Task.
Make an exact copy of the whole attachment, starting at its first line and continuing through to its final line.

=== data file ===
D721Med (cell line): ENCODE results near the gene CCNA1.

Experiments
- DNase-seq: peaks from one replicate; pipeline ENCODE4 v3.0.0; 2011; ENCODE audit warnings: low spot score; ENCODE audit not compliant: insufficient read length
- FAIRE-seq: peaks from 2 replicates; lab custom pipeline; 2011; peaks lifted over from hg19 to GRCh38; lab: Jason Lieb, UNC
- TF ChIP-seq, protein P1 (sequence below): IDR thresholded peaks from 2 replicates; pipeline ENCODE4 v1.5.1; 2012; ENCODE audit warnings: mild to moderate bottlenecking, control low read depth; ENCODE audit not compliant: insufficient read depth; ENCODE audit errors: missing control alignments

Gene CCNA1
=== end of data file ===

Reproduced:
D721Med (cell line): ENCODE results near the gene CCNA1.

Experiments
- DNase-seq: peaks from one replicate; pipeline ENCODE4 v3.0.0; 2011; ENCODE audit warnings: low spot score; ENCODE audit not compliant: insufficient read length
- FAIRE-seq: peaks from 2 replicates; lab custom pipeline; 2011; peaks lifted over from hg19 to GRCh38; lab: Jason Lieb, UNC
- TF ChIP-seq, protein P1 (sequence below): IDR thresholded peaks from 2 replicates; pipeline ENCODE4 v1.5.1; 2012; ENCODE audit warnings: mild to moderate bottlenecking, control low read depth; ENCODE audit not compliant: insufficient read depth; ENCODE audit errors: missing control alignments

Gene CCNA1